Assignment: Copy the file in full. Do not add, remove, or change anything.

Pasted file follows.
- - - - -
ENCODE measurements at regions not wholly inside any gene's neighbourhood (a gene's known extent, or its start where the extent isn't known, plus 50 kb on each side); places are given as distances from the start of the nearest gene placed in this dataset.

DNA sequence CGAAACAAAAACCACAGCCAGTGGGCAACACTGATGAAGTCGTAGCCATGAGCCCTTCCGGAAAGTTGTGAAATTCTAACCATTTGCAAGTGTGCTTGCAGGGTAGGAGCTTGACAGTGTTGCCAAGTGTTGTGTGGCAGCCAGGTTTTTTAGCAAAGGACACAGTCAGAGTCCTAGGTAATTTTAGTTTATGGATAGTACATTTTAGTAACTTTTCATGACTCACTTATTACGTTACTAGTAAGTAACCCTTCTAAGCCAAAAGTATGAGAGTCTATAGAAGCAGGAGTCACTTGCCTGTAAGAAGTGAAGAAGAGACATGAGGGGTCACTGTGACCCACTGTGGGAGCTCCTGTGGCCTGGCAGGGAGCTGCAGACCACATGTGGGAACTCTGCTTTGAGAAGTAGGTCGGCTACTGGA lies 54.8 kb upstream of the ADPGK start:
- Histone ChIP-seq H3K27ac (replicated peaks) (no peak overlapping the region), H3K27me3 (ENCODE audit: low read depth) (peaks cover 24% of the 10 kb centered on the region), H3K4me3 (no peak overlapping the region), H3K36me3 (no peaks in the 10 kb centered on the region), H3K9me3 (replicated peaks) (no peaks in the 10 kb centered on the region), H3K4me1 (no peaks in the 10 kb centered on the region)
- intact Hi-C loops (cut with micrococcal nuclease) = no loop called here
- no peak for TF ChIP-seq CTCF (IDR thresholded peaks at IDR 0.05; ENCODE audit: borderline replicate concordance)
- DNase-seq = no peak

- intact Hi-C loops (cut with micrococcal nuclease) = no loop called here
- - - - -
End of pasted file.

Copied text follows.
ENCODE measurements at regions not wholly inside any gene's neighbourhood (a gene's known extent, or its start where the extent isn't known, plus 50 kb on each side); places are given as distances from the start of the nearest gene placed in this dataset.

DNA sequence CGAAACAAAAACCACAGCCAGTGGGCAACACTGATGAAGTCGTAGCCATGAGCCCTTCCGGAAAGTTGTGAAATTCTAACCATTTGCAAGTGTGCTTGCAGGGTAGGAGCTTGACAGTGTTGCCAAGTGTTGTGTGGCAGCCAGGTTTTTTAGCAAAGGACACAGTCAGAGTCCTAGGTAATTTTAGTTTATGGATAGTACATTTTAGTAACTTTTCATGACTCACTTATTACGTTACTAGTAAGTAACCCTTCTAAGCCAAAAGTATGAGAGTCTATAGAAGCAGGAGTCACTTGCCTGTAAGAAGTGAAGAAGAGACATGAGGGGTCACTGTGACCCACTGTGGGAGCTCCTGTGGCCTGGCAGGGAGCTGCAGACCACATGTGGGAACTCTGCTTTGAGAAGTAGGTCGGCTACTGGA lies 54.8 kb upstream of the ADPGK start:
- Histone ChIP-seq H3K27ac (replicated peaks) (no peak overlapping the region), H3K27me3 (ENCODE audit: low read depth) (peaks cover 24% of the 10 kb centered on the region), H3K4me3 (no peak overlapping the region), H3K36me3 (no peaks in the 10 kb centered on the region), H3K9me3 (replicated peaks) (no peaks in the 10 kb centered on the region), H3K4me1 (no peaks in the 10 kb centered on the region)
- intact Hi-C loops (cut with micrococcal nuclease) = no loop called here
- no peak for TF ChIP-seq CTCF (IDR thresholded peaks at IDR 0.05; ENCODE audit: borderline replicate concordance)
- DNase-seq = no peak

- intact Hi-C loops (cut with micrococcal nuclease) = no loop called here